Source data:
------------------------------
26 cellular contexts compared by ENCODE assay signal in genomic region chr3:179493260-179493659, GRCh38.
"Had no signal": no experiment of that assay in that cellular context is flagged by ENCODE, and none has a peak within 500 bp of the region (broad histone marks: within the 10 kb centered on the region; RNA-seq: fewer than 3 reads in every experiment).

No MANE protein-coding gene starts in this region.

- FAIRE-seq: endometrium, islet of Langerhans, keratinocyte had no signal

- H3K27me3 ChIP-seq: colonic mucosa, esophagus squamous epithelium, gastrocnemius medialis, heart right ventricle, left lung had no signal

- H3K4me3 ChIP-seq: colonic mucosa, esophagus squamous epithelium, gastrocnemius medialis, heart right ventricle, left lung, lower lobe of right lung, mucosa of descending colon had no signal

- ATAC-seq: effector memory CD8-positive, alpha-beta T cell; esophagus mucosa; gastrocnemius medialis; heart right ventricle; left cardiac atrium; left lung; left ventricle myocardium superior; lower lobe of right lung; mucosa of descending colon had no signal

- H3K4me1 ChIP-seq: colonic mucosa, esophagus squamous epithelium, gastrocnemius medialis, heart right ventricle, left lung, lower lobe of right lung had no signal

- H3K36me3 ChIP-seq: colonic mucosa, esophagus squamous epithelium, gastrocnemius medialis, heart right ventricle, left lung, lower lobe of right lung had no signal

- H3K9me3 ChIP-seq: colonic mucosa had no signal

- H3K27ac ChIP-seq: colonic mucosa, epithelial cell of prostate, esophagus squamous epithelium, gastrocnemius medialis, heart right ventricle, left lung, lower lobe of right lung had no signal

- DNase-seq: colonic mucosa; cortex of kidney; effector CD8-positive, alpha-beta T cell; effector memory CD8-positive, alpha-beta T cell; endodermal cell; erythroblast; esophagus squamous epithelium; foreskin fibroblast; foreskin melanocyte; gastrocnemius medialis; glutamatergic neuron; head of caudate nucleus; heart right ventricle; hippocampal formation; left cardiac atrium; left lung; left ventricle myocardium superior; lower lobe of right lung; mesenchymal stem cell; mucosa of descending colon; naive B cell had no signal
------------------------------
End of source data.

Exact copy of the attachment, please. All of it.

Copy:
26 cellular contexts compared by ENCODE assay signal in genomic region chr3:179493260-179493659, GRCh38.
"Had no signal": no experiment of that assay in that cellular context is flagged by ENCODE, and none has a peak within 500 bp of the region (broad histone marks: within the 10 kb centered on the region; RNA-seq: fewer than 3 reads in every experiment).

No MANE protein-coding gene starts in this region.

- FAIRE-seq: endometrium, islet of Langerhans, keratinocyte had no signal

- H3K27me3 ChIP-seq: colonic mucosa, esophagus squamous epithelium, gastrocnemius medialis, heart right ventricle, left lung had no signal

- H3K4me3 ChIP-seq: colonic mucosa, esophagus squamous epithelium, gastrocnemius medialis, heart right ventricle, left lung, lower lobe of right lung, mucosa of descending colon had no signal

- ATAC-seq: effector memory CD8-positive, alpha-beta T cell; esophagus mucosa; gastrocnemius medialis; heart right ventricle; left cardiac atrium; left lung; left ventricle myocardium superior; lower lobe of right lung; mucosa of descending colon had no signal

- H3K4me1 ChIP-seq: colonic mucosa, esophagus squamous epithelium, gastrocnemius medialis, heart right ventricle, left lung, lower lobe of right lung had no signal

- H3K36me3 ChIP-seq: colonic mucosa, esophagus squamous epithelium, gastrocnemius medialis, heart right ventricle, left lung, lower lobe of right lung had no signal

- H3K9me3 ChIP-seq: colonic mucosa had no signal

- H3K27ac ChIP-seq: colonic mucosa, epithelial cell of prostate, esophagus squamous epithelium, gastrocnemius medialis, heart right ventricle, left lung, lower lobe of right lung had no signal

- DNase-seq: colonic mucosa; cortex of kidney; effector CD8-positive, alpha-beta T cell; effector memory CD8-positive, alpha-beta T cell; endodermal cell; erythroblast; esophagus squamous epithelium; foreskin fibroblast; foreskin melanocyte; gastrocnemius medialis; glutamatergic neuron; head of caudate nucleus; heart right ventricle; hippocampal formation; left cardiac atrium; left lung; left ventricle myocardium superior; lower lobe of right lung; mesenchymal stem cell; mucosa of descending colon; naive B cell had no signal